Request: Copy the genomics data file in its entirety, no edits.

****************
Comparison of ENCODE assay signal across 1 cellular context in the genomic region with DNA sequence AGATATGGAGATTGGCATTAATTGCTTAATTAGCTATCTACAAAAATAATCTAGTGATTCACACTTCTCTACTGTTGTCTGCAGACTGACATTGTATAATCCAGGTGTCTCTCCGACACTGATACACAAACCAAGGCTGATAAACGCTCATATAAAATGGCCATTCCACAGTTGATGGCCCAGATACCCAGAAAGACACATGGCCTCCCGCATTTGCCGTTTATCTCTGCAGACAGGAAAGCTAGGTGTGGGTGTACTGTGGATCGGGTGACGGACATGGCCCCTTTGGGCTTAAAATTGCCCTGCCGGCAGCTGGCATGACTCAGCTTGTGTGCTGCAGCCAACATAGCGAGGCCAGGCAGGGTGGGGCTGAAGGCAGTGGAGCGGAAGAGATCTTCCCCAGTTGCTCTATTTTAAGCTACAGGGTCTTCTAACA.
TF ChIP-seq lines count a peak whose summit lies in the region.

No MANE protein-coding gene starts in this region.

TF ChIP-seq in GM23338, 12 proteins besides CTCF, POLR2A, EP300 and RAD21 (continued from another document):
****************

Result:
Comparison of ENCODE assay signal across 1 cellular context in the genomic region with DNA sequence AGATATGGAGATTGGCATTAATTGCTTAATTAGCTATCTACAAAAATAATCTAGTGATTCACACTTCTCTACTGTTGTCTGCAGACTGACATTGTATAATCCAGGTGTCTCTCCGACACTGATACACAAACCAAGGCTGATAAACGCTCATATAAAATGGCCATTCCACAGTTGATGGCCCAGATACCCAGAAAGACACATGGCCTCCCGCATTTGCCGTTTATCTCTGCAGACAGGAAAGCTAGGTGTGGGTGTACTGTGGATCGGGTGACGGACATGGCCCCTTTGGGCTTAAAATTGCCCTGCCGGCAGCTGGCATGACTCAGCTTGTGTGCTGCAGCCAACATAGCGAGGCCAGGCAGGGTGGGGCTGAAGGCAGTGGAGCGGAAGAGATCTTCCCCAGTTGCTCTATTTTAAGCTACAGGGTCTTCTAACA.
TF ChIP-seq lines count a peak whose summit lies in the region.

No MANE protein-coding gene starts in this region.

TF ChIP-seq in GM23338, 12 proteins besides CTCF, POLR2A, EP300 and RAD21 (continued from another document):